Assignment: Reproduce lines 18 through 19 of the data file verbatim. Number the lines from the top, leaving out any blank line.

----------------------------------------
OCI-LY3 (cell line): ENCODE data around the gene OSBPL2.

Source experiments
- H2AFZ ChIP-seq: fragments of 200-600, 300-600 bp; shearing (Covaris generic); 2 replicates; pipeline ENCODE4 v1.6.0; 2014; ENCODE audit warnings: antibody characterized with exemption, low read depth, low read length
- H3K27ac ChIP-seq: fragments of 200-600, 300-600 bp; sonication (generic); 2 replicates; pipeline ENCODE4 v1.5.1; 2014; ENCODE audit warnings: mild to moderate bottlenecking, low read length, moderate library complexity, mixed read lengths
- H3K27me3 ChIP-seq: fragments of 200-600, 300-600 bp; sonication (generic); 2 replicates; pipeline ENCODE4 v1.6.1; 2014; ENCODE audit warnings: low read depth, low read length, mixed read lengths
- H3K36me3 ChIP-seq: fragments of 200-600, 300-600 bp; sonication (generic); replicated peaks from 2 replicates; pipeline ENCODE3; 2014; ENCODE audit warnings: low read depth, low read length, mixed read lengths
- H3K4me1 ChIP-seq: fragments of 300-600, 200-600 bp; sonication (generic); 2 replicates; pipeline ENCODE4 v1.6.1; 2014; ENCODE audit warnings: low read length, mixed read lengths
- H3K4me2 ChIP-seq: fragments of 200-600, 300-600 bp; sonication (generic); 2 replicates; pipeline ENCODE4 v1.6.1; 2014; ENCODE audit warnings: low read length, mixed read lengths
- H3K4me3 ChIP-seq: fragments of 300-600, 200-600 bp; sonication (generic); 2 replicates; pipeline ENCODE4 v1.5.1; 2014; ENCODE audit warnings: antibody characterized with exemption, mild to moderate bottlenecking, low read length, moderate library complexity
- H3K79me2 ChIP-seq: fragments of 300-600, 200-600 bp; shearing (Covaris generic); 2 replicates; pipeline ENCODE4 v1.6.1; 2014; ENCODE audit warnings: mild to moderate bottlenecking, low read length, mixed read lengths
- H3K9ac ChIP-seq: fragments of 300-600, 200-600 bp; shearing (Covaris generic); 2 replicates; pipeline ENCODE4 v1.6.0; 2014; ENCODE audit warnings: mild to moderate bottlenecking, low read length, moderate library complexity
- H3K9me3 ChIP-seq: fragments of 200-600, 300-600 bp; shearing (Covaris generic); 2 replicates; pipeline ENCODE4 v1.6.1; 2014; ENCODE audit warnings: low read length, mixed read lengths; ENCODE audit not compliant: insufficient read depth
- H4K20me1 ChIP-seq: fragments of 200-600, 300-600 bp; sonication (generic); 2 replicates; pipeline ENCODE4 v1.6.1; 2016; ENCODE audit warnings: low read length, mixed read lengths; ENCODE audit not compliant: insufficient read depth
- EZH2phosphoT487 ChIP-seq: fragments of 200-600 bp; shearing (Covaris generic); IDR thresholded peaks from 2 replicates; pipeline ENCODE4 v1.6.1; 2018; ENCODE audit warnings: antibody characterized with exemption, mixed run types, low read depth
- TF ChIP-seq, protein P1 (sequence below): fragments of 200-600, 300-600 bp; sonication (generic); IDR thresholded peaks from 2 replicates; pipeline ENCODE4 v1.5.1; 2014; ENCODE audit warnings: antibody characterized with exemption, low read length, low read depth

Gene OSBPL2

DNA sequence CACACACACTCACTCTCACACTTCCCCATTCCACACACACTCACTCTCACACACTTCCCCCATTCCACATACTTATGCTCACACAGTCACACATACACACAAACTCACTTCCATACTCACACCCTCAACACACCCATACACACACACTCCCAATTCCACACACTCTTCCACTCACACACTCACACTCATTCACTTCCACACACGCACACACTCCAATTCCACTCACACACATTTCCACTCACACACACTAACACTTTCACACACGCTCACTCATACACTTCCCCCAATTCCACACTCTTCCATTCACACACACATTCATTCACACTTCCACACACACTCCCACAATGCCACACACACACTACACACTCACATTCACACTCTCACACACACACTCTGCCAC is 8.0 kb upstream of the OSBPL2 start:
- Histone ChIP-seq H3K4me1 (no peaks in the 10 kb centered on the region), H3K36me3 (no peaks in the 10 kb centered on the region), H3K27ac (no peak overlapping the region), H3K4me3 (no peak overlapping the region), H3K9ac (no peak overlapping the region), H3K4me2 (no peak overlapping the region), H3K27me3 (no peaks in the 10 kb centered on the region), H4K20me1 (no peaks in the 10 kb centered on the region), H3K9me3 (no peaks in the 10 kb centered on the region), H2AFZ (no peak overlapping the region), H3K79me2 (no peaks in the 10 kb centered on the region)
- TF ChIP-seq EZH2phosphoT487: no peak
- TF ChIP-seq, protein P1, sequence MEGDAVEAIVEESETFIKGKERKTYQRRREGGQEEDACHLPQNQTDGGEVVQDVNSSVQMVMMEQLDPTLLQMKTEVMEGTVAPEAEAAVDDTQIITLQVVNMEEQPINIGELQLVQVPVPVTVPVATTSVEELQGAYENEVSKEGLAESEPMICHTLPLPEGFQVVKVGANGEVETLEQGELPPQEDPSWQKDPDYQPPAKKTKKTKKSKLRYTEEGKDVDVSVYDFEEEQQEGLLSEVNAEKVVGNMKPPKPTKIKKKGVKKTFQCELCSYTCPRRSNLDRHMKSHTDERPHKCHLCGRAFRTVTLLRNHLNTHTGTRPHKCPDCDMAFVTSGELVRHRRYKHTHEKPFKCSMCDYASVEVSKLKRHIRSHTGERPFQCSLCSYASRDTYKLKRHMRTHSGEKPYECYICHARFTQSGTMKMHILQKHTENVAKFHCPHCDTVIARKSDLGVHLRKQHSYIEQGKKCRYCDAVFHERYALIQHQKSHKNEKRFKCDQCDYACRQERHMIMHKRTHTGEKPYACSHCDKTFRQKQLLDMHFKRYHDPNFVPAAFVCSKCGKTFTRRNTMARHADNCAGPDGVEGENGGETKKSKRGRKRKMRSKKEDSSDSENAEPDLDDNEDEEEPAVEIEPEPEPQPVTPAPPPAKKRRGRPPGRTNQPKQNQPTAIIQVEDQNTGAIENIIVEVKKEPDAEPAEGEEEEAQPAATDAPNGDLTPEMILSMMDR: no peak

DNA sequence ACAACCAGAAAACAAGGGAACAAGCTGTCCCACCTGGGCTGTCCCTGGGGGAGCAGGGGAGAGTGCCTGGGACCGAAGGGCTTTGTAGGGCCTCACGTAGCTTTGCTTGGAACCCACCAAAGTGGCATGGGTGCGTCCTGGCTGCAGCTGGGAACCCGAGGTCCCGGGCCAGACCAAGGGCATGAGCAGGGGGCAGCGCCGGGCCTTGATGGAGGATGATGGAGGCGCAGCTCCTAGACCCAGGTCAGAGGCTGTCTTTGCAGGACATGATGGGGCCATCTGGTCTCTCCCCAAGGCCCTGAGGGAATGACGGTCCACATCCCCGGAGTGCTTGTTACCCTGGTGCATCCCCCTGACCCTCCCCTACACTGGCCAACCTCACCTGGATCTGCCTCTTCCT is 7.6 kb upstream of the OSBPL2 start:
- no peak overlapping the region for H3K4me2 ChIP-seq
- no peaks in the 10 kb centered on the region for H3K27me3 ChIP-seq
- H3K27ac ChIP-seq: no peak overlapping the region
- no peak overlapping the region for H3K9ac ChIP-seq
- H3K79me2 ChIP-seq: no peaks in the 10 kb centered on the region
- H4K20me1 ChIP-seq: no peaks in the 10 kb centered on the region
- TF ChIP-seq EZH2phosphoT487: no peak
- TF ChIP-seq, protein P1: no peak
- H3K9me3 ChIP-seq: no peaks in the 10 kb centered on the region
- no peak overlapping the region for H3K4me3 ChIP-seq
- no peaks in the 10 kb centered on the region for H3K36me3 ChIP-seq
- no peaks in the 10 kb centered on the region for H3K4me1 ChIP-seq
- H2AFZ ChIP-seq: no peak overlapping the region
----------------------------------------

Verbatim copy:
- Histone ChIP-seq H3K4me1 (no peaks in the 10 kb centered on the region), H3K36me3 (no peaks in the 10 kb centered on the region), H3K27ac (no peak overlapping the region), H3K4me3 (no peak overlapping the region), H3K9ac (no peak overlapping the region), H3K4me2 (no peak overlapping the region), H3K27me3 (no peaks in the 10 kb centered on the region), H4K20me1 (no peaks in the 10 kb centered on the region), H3K9me3 (no peaks in the 10 kb centered on the region), H2AFZ (no peak overlapping the region), H3K79me2 (no peaks in the 10 kb centered on the region)
- TF ChIP-seq EZH2phosphoT487: no peak